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Homework Help: Proportions in circular motion don't make sense.

  1. May 7, 2013 #1
    Alright, here's the problem I'm have been given:

    "A boy is riding a merry-go-round at a distance of 7.00 m from its center. The boy experiences a centripetal acceleration of 7.50 m/s2. What Centripetal acceleration is experienced by another person who is riding at a distance of 3.00 m from the center?"

    After looking at this problem I started solving it using proportions. Here is what I did:

    ac=Centripetal acceleration
    v= velocity


    ac[itex]\propto[/itex][itex]\frac{1}{7 m/3 m}[/itex]

    [itex]\frac{1}{7 m/3 m}[/itex]=[itex]\frac{3}{7}[/itex]

    [itex]\frac{3}{7}[/itex]*7.5 m/s2=3.21 m/s2

    According to my worksheet, this is the correct answer.

    But something about the above proportion bothers me.

    When it says ac[itex]\propto[/itex][itex]\frac{1}{7m/3m}[/itex] Why is Velocity one? In class we discussed that velocity of an object changes when you change "r" or the radius of the object from the center, but according to this proportion the velocity between the two boys is the same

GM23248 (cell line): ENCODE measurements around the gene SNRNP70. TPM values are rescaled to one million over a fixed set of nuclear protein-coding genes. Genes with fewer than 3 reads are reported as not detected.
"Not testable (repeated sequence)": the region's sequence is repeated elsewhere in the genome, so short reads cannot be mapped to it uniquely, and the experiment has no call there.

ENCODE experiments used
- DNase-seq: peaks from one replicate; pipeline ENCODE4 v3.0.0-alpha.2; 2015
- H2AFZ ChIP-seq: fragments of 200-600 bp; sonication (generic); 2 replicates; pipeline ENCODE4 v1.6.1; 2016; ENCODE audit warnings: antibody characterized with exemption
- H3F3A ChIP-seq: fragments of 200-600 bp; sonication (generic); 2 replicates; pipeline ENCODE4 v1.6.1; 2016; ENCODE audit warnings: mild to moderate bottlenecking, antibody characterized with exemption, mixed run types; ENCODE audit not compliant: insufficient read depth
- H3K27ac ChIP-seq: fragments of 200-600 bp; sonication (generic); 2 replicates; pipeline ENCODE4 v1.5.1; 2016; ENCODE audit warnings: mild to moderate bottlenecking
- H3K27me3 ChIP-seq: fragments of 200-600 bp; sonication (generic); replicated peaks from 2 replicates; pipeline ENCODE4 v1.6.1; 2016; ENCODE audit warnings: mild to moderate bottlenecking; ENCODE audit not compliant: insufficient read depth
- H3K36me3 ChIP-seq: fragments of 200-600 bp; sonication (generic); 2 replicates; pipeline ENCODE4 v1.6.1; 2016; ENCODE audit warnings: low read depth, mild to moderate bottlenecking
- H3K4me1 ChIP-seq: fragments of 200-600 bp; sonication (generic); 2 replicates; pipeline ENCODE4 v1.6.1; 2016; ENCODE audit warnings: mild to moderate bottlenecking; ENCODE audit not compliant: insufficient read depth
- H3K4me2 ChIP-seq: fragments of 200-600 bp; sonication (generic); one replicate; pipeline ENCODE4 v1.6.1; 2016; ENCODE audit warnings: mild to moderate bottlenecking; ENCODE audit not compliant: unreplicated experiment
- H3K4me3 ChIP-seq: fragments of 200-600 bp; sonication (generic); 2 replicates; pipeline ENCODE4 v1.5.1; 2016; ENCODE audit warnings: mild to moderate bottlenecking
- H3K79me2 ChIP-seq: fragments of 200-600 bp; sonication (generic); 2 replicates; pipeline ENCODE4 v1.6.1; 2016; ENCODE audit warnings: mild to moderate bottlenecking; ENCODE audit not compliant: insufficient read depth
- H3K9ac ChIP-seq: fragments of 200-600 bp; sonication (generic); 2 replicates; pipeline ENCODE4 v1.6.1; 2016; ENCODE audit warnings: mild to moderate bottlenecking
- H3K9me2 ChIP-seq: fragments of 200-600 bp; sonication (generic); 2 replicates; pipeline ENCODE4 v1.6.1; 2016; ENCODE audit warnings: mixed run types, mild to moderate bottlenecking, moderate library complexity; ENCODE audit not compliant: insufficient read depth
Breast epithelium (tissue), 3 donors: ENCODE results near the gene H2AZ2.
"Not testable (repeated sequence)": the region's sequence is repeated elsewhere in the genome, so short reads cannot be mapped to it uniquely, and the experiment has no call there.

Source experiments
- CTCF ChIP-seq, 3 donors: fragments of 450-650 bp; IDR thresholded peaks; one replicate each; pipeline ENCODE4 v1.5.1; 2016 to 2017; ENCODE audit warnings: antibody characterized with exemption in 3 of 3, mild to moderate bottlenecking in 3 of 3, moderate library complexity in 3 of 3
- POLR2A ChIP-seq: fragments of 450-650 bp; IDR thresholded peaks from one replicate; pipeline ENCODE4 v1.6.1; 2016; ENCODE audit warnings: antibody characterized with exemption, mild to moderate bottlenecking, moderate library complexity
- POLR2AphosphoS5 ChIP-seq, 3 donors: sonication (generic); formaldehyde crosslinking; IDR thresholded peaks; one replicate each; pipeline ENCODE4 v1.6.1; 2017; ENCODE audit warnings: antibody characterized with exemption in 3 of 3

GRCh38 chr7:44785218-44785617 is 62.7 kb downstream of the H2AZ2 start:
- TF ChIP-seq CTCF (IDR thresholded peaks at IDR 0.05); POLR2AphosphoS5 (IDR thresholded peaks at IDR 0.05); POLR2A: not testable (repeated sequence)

I may need to remind you that this gave me the correct answer

    What am I missing?
    Last edited: May 7, 2013
  2. jcsd
  3. May 7, 2013 #2


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    Velocity is not = 1.

    You are missing the fact that in circular motion, v = omega * r, where omega is the angular velocity in radians/sec. For the merry-go-round, omega = constant for uniform circular motion.
  4. May 8, 2013 #3


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    You treated the velocity as constant (wrong), but then you misapplied the proportionality, reversing it. Your method should have given you 7/3 * 7.5. Two errors cancelled out. What is constant is the angular speed, ω, so you should have used ##a_c \propto r \omega^2##.
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